Joseph Goto Biography

Joseph Goto




Joseph Goto was born in Hilo, Hawaii on January 7, 1916. He learned welding in the US Army during WWII. In the late 1940s, Goto and his younger brother Byron studied at the Art Institute of Chicago, Joseph's interest being sculpture. The artist spoke about his background in an interview:

"During the war I went to the Honolulu Academy of Arts and studied drawing. I was interested in art but not seriously - just as a hobby. I did some watercolor. After the war, I was accepted at the Art Institute of Chicago. I wasn't very serious when I started. I wanted to be a painter. I was majoring in painting and drawing and minoring in printmaking and ceramics. Then I got introduced to steel sculpture during my last year - it got me all excited about being a sculptor. I had lots of encouragement; the Museum of Modern Art bought a piece in Chicago and I got a grant and a fellowship. That kept me going, and I began to work harder. I worked in Chicago for a while and won some prizes. lots of enthusiasm and encouragement in Chicago.

From Chicago I went to Virginia to teach. I taught there for a year and then went to the University of Michigan. From Michigan I came to Rhode Island.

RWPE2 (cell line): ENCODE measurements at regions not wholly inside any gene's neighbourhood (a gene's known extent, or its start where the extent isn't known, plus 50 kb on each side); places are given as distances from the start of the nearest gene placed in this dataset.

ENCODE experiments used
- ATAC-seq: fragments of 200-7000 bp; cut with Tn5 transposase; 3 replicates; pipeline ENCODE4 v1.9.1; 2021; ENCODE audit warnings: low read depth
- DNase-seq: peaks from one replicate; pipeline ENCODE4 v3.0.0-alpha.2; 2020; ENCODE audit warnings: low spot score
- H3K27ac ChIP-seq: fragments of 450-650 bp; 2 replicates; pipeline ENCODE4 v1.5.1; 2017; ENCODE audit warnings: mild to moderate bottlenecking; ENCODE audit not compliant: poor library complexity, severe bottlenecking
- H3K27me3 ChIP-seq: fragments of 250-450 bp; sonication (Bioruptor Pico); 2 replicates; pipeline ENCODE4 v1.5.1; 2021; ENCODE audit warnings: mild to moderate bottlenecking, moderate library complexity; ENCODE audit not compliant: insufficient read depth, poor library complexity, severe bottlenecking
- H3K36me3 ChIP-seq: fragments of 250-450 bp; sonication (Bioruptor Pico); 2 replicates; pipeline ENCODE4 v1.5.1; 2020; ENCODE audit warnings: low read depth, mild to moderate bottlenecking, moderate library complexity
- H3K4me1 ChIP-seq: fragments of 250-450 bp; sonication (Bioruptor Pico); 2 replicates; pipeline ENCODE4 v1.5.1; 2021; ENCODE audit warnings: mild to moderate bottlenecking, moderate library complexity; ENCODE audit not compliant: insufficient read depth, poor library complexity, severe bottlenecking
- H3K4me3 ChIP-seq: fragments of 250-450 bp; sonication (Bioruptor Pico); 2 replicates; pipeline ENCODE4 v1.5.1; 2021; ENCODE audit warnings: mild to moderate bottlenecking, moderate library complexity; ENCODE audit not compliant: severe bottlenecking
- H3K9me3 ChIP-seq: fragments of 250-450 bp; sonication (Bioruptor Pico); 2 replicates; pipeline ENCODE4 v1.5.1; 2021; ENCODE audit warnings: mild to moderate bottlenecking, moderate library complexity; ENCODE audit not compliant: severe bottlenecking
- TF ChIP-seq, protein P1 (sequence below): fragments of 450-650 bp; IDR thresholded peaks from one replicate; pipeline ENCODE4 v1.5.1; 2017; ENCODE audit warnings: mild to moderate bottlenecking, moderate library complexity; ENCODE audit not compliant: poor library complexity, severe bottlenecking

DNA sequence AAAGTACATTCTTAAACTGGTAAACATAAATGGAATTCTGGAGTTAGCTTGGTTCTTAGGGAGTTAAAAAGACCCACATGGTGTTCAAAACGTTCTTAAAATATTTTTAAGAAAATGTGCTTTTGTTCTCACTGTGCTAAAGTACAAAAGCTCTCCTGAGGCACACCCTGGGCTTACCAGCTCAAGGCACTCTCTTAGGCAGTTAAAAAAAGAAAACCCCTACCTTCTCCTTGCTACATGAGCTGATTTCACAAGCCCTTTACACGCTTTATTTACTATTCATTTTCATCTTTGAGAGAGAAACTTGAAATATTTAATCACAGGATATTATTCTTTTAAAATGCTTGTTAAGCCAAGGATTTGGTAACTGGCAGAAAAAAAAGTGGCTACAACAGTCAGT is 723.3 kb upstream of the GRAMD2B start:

I think what made me go into steel sculpture is that I had a background in steel work. I worked for the Army Engineers and the Red Hill underground project. I knew something about rigging and steel work. My last sculpture is steel work. It's not welded sculpture; it's not sheet metal work; it's solid steel. I feel like a steel worker when I'm working with sculpture. I work in steel plate.

The reason for switching from small steel sculpture to large scale is that I was not using my potential. I like to related my work to sculpture and not objects. My concept of steel is to use it for sculpture purposes and not as industrial objects. I've welded industrial objects - tanks and such - very beautiful in themselves. But they don't call such things sculpture; they call them whatever they are. There's a purpose to them, whereas my things have no purpose. They just sit there. I try to get as far away as I can from industrial things.

Cutting the steel is like carving, as in the Matisse and Picasso cutouts. It's not mechanical. It's not a logical thing that you learn; it comes from long experience. It's the feeling of being right, but not the right calculations. It goes beyond calculations, and so you can't repeat it

His first exhibition in New York was at the Stephen Radich Gallery in the early 1960s; his last was at the Zabriskie Gallery in 1973. His works, which ranged from table-top pieces to monumental outdoor sculptures, continued a tradition of improvisational welded composition started by David Smith. Over the years he held teaching positions at the University of Michigan, Brandeis University, Carnegie-Mellon University and the Rhode Island School of Design, which mounted a retrospective of his work in 1971. His work is represented in the collections of the Art Institute of Chicago, the Museum of Modern Art and the Rhode Island School of Design.

Joseph Goto died in Pawtucket, Rhode Island on January 18, 1994,